KATHMANDU: At the Sankalp Forum held in Mumbai on April 12 and 13, I was inspired by the innovative business models presented, energised by the buzz around social entrepreneurship and impressed by the scale businesses have already reached or aspire to.
Going far beyond traditional markets and business models, many of them have managed to improve mainstream techn-
ology, making it more economical and accessible to underserved rural comm-unities. Some of them bring technology and services to entirely new market segments and others develop demand-based solutions for the base of the pyramid. Many of them require so called ‘patient’ capital to start up as their business models are revolutionary and unprecedented and need more time to be fully marketable. The need for those innovations which use market-based approaches to address social challenges is far reaching to bridge the gap between the social and the business sector.One of the winners was Eram Scientific for an automatic public toilet unit for urban areas. Revenues are created through pay-for-use and advertising. Avaz received the award in ‘Technology for Development’ category for an alternative and augmentative communication device for people with cerebral palsy to communicate by converting muscle movements into speech. Priced at one-sixth of overseas products, the device works in multiple Indian languages. Green India Building Systems and Services received the award in the ‘Clean Energy and Technology’ category for efficient building technologies which reduce main-tenance expenses and environmental impact and are made affordable through a pay-from-savings system.Other business models presented in the forum were equally impressive: Ecoreco has created 3,000 jobs in three years by buying electronic waste, extracting and re-selling raw materials. Driptech developed a low-cost, customisable drip-irrigation system for small-plot-farmers, which helps them to increase yield and save water, time and money.During a field trip, we visited ‘Under the Mango Tree’, a venture which trains local farmers in bee-keeping for pollination to increase productivity of agricultural production and sell the high-end organic honey as a by-product. We were driven around by the first official female taxi drivers of Priyadarshini who provide safe transport to women 24/7. The comp-any runs with 20 cars in Mumbai and is planning to extend its services as new licences become available. We met the founder of Milaap, which collects micro-loans online to bring down the cost of capital for investments related to education, energy, enterprise development, health and sanitation, farming and water.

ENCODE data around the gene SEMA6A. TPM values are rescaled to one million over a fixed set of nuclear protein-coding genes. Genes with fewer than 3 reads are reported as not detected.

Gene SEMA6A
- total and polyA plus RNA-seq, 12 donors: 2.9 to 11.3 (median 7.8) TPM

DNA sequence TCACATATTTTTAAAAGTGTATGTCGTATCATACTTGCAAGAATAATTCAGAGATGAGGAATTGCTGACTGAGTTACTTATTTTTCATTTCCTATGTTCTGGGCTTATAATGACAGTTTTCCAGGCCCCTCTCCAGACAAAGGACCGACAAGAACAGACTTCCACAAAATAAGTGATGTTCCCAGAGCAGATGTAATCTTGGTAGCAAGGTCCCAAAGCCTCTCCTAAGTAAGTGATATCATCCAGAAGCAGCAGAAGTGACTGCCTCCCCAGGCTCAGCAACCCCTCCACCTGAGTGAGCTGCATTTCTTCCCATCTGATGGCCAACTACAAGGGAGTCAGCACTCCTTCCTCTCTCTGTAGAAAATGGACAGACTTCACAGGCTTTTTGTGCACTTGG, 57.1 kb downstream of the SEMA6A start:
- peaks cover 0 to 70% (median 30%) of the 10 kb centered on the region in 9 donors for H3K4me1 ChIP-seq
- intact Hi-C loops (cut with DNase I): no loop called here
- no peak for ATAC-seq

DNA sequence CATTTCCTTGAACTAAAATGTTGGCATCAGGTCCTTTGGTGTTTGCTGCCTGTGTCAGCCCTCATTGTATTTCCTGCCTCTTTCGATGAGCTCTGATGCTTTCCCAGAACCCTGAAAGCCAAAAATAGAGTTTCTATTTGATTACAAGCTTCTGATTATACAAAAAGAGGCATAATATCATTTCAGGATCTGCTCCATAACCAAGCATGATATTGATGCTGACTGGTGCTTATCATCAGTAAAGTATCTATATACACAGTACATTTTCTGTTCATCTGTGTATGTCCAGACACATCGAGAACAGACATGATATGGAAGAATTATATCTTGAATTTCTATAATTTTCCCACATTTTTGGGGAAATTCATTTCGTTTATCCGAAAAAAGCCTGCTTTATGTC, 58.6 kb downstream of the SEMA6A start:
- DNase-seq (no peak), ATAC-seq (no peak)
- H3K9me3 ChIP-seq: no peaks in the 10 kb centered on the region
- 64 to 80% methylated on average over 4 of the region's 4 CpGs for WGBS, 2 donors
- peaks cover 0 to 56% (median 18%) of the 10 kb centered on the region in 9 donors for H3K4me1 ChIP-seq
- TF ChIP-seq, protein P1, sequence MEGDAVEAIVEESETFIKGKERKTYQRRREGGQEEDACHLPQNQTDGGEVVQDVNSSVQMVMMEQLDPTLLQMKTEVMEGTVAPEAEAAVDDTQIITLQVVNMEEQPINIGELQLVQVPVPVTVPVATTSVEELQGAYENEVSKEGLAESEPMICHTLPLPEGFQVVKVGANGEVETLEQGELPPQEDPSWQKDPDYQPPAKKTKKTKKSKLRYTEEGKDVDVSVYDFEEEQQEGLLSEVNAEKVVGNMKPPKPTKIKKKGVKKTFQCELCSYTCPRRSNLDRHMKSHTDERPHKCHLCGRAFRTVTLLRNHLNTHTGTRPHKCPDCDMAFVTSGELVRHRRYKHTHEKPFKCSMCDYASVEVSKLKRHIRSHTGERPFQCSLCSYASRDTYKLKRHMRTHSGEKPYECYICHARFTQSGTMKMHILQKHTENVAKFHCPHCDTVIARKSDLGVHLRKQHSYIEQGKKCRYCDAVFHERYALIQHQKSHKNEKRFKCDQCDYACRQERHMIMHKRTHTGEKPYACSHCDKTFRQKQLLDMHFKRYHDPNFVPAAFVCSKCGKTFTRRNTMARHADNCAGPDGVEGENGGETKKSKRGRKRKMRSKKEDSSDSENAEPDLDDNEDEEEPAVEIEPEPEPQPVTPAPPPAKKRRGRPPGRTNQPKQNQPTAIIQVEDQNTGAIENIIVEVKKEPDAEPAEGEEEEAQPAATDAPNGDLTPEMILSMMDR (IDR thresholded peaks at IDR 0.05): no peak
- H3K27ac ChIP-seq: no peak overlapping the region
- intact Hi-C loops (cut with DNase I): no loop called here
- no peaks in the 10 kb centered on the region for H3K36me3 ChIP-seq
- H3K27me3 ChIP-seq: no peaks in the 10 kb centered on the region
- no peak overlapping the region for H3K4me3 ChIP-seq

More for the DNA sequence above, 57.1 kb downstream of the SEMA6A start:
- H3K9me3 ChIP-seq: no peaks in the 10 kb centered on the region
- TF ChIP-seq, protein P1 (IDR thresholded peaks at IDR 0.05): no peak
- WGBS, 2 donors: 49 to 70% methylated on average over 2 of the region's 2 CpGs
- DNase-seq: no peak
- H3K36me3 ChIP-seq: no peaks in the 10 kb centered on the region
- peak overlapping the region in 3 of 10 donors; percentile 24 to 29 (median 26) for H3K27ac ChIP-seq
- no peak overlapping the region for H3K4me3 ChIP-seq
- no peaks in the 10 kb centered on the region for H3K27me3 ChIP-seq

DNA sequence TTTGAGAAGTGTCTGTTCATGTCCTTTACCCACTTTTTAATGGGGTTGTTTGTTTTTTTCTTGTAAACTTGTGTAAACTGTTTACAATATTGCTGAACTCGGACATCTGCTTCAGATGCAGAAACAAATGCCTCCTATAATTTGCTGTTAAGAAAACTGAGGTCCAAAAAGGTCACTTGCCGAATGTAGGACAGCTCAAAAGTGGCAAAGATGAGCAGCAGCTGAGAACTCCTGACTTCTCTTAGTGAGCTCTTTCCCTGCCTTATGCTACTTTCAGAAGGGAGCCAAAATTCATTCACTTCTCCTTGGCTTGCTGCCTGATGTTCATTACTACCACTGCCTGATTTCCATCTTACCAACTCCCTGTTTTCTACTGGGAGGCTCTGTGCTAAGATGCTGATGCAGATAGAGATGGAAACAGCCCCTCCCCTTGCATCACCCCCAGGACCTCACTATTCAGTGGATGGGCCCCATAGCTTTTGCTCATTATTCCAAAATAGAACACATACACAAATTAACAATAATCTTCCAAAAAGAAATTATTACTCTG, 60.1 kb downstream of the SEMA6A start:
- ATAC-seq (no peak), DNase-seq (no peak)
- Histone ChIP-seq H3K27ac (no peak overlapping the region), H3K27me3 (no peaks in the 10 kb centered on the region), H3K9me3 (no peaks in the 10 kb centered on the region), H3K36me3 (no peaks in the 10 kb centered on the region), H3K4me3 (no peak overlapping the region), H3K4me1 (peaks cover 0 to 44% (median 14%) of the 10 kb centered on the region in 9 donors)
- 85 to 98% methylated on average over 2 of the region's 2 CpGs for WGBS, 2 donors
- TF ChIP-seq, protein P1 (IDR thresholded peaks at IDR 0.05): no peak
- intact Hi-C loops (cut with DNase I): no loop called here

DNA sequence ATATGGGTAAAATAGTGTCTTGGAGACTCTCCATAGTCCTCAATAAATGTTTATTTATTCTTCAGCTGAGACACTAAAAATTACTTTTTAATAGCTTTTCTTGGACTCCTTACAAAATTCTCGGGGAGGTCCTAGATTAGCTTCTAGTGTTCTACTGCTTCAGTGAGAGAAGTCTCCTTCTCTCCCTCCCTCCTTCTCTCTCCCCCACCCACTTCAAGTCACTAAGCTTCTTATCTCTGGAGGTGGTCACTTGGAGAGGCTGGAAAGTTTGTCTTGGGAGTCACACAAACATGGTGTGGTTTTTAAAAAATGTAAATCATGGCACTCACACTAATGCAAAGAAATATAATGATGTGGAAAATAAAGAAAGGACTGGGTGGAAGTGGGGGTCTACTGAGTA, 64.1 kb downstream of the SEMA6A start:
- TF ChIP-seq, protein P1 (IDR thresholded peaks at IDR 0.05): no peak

Low-cost healthcare also seems to have become commercially viable as different health service providers like Life Springs, Narayana Hrudayalaya, Vaatsalya, Glocal Healthcare and Eye-Q are setting up more private clinics in rural or semi-rural areas and deliver services based on highly efficient lean business models.Many of those would probably also be viable in Nepal with its own social entrepreneurs like Mahabir Pun, Madan Rai, Anil Chitrakar and Uttam Sanjel to name a few. It might only be a matter of information and time that similar innovations will be mushrooming here. With investors like Dolma Fund coming to Nepal with an Impact Investment Fund and Changefusion Nepal expanding their services to social entrepreneurs, the foundation for a supportive ecosystem is already in the making.
(The author is a CSR expert at National Business Initiative and can be reached through firstname.lastname@example.org)